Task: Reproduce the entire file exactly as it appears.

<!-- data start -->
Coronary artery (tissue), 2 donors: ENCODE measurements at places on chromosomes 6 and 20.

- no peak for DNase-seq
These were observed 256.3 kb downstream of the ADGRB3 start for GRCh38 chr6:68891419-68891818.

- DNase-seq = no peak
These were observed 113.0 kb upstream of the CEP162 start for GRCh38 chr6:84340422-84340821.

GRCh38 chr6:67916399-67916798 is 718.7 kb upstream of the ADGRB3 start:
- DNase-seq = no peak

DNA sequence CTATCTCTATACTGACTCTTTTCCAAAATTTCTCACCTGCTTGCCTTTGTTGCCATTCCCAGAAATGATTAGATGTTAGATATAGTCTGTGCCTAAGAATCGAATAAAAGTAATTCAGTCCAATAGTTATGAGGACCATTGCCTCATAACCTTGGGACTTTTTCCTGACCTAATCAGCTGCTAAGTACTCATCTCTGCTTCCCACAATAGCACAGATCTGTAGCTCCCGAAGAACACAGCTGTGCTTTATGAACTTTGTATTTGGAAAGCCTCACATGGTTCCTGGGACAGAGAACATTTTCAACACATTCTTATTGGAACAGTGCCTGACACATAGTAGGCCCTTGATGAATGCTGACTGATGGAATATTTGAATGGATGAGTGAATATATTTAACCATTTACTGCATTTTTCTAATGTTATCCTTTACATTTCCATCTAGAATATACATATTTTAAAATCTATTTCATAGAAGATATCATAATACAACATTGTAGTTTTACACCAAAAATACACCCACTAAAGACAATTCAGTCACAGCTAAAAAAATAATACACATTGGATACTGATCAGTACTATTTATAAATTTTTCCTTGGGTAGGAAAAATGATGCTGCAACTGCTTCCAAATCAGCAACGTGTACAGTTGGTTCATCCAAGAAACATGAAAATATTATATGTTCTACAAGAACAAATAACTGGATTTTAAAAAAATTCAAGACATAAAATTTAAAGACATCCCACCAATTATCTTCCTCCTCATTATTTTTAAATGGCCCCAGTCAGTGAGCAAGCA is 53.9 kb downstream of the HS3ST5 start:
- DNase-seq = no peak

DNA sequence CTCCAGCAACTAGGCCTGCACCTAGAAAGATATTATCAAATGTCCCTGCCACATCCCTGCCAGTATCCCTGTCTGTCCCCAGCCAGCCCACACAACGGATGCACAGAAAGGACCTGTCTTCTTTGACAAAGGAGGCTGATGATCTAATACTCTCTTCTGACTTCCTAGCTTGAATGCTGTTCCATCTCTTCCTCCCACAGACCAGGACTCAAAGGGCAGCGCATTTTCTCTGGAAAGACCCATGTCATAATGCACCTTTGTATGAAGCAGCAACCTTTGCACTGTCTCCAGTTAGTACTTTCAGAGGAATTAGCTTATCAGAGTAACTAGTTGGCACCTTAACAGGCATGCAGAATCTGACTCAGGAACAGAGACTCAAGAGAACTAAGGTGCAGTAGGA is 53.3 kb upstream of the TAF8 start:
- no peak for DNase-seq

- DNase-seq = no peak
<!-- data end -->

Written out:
Coronary artery (tissue), 2 donors: ENCODE measurements at places on chromosomes 6 and 20.

- no peak for DNase-seq
These were observed 256.3 kb downstream of the ADGRB3 start for GRCh38 chr6:68891419-68891818.

- DNase-seq = no peak
These were observed 113.0 kb upstream of the CEP162 start for GRCh38 chr6:84340422-84340821.

GRCh38 chr6:67916399-67916798 is 718.7 kb upstream of the ADGRB3 start:
- DNase-seq = no peak

DNA sequence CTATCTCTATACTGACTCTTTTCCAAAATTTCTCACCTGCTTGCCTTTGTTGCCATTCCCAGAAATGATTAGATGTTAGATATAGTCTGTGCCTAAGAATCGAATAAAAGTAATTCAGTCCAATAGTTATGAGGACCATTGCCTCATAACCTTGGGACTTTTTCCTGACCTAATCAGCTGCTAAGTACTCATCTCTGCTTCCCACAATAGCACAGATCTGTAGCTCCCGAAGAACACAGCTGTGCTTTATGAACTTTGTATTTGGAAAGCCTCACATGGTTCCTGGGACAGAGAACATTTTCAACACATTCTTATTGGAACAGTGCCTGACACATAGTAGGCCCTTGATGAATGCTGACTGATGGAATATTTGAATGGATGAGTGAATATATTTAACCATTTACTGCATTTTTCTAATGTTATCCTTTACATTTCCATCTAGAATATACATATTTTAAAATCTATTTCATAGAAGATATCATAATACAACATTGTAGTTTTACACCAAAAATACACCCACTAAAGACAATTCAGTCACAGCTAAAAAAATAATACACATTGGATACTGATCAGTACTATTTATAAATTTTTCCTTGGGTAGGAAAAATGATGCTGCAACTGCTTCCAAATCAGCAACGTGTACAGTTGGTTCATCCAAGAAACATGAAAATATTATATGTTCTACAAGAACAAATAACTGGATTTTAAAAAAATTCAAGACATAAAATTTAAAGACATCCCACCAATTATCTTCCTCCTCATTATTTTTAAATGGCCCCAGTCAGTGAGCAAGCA is 53.9 kb downstream of the HS3ST5 start:
- DNase-seq = no peak

DNA sequence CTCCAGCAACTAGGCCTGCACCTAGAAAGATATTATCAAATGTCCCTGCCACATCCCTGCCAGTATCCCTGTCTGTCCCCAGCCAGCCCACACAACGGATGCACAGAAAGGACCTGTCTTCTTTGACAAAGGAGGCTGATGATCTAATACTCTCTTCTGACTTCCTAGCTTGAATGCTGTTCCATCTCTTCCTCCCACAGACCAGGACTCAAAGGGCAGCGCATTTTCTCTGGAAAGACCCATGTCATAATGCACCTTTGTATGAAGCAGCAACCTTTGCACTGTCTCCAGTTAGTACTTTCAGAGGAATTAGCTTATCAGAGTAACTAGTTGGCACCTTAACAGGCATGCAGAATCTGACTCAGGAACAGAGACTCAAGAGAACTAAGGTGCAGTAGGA is 53.3 kb upstream of the TAF8 start:
- no peak for DNase-seq

- DNase-seq = no peak